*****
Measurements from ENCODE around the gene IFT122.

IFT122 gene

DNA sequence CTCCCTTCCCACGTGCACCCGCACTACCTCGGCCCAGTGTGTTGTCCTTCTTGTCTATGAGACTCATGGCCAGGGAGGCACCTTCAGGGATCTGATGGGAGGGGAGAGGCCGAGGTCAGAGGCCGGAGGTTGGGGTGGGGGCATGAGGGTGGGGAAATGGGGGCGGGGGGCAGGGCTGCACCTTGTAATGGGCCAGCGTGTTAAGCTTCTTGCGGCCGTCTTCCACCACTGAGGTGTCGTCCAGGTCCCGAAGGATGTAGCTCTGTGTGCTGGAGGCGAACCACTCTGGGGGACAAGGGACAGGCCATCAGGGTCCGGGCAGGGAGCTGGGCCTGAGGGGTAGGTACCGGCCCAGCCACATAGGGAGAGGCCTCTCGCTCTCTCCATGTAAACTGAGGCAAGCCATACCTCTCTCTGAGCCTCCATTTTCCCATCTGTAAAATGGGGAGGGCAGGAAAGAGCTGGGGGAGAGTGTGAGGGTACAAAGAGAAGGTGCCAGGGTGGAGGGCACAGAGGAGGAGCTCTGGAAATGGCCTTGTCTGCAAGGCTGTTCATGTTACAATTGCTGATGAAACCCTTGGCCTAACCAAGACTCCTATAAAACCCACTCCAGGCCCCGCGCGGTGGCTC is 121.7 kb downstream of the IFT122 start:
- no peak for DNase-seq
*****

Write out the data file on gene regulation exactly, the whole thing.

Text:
Measurements from ENCODE around the gene IFT122.

IFT122 gene

DNA sequence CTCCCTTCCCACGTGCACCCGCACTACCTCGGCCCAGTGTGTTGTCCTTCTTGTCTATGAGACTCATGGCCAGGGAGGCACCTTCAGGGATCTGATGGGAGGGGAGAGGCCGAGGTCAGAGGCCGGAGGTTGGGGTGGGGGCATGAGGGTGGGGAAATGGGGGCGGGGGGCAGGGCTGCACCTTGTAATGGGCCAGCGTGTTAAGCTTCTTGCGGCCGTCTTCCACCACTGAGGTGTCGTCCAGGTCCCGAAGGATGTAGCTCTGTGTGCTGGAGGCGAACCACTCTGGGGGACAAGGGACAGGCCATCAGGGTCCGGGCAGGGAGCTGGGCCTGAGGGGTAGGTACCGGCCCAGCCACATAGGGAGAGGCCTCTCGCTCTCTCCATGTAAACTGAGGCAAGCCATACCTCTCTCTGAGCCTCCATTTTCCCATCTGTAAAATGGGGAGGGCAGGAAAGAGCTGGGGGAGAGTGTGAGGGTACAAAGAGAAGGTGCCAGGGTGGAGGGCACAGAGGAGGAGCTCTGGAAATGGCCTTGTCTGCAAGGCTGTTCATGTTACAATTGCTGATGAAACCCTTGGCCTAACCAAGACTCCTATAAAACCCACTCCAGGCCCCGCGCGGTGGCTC is 121.7 kb downstream of the IFT122 start:
- no peak for DNase-seq